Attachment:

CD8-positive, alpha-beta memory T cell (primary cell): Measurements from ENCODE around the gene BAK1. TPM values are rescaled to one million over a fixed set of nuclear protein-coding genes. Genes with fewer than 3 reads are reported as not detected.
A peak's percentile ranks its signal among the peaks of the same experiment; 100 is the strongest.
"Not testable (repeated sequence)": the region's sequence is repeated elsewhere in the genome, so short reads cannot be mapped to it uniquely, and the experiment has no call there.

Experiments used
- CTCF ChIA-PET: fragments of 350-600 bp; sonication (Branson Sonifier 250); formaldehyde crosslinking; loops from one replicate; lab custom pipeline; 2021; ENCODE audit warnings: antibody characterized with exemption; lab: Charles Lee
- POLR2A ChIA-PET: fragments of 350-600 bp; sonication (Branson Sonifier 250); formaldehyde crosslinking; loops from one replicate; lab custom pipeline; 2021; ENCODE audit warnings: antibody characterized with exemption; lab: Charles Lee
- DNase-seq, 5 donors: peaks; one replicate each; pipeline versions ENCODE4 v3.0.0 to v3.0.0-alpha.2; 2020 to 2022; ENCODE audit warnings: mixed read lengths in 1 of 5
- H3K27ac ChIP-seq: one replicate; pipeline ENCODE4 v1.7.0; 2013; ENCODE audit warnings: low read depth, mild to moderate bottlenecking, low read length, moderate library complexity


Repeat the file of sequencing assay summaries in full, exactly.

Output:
CD8-positive, alpha-beta memory T cell (primary cell): Measurements from ENCODE around the gene BAK1. TPM values are rescaled to one million over a fixed set of nuclear protein-coding genes. Genes with fewer than 3 reads are reported as not detected.
A peak's percentile ranks its signal among the peaks of the same experiment; 100 is the strongest.
"Not testable (repeated sequence)": the region's sequence is repeated elsewhere in the genome, so short reads cannot be mapped to it uniquely, and the experiment has no call there.

Experiments used
- CTCF ChIA-PET: fragments of 350-600 bp; sonication (Branson Sonifier 250); formaldehyde crosslinking; loops from one replicate; lab custom pipeline; 2021; ENCODE audit warnings: antibody characterized with exemption; lab: Charles Lee
- POLR2A ChIA-PET: fragments of 350-600 bp; sonication (Branson Sonifier 250); formaldehyde crosslinking; loops from one replicate; lab custom pipeline; 2021; ENCODE audit warnings: antibody characterized with exemption; lab: Charles Lee
- DNase-seq, 5 donors: peaks; one replicate each; pipeline versions ENCODE4 v3.0.0 to v3.0.0-alpha.2; 2020 to 2022; ENCODE audit warnings: mixed read lengths in 1 of 5
- H3K27ac ChIP-seq: one replicate; pipeline ENCODE4 v1.7.0; 2013; ENCODE audit warnings: low read depth, mild to moderate bottlenecking, low read length, moderate library complexity